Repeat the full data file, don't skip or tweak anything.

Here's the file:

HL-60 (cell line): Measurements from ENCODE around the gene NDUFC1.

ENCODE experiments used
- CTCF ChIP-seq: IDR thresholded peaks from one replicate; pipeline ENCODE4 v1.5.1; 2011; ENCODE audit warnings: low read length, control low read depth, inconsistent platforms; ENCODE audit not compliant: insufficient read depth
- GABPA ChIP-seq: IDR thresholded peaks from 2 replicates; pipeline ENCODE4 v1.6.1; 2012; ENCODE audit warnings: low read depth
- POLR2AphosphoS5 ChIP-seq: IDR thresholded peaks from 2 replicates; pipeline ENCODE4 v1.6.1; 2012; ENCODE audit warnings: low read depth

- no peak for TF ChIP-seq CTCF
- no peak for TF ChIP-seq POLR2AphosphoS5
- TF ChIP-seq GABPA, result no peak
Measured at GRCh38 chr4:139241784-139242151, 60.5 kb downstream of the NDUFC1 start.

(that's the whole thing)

HL-60 (cell line): Measurements from ENCODE around the gene NDUFC1.

ENCODE experiments used
- CTCF ChIP-seq: IDR thresholded peaks from one replicate; pipeline ENCODE4 v1.5.1; 2011; ENCODE audit warnings: low read length, control low read depth, inconsistent platforms; ENCODE audit not compliant: insufficient read depth
- GABPA ChIP-seq: IDR thresholded peaks from 2 replicates; pipeline ENCODE4 v1.6.1; 2012; ENCODE audit warnings: low read depth
- POLR2AphosphoS5 ChIP-seq: IDR thresholded peaks from 2 replicates; pipeline ENCODE4 v1.6.1; 2012; ENCODE audit warnings: low read depth

- no peak for TF ChIP-seq CTCF
- no peak for TF ChIP-seq POLR2AphosphoS5
- TF ChIP-seq GABPA, result no peak
Measured at GRCh38 chr4:139241784-139242151, 60.5 kb downstream of the NDUFC1 start.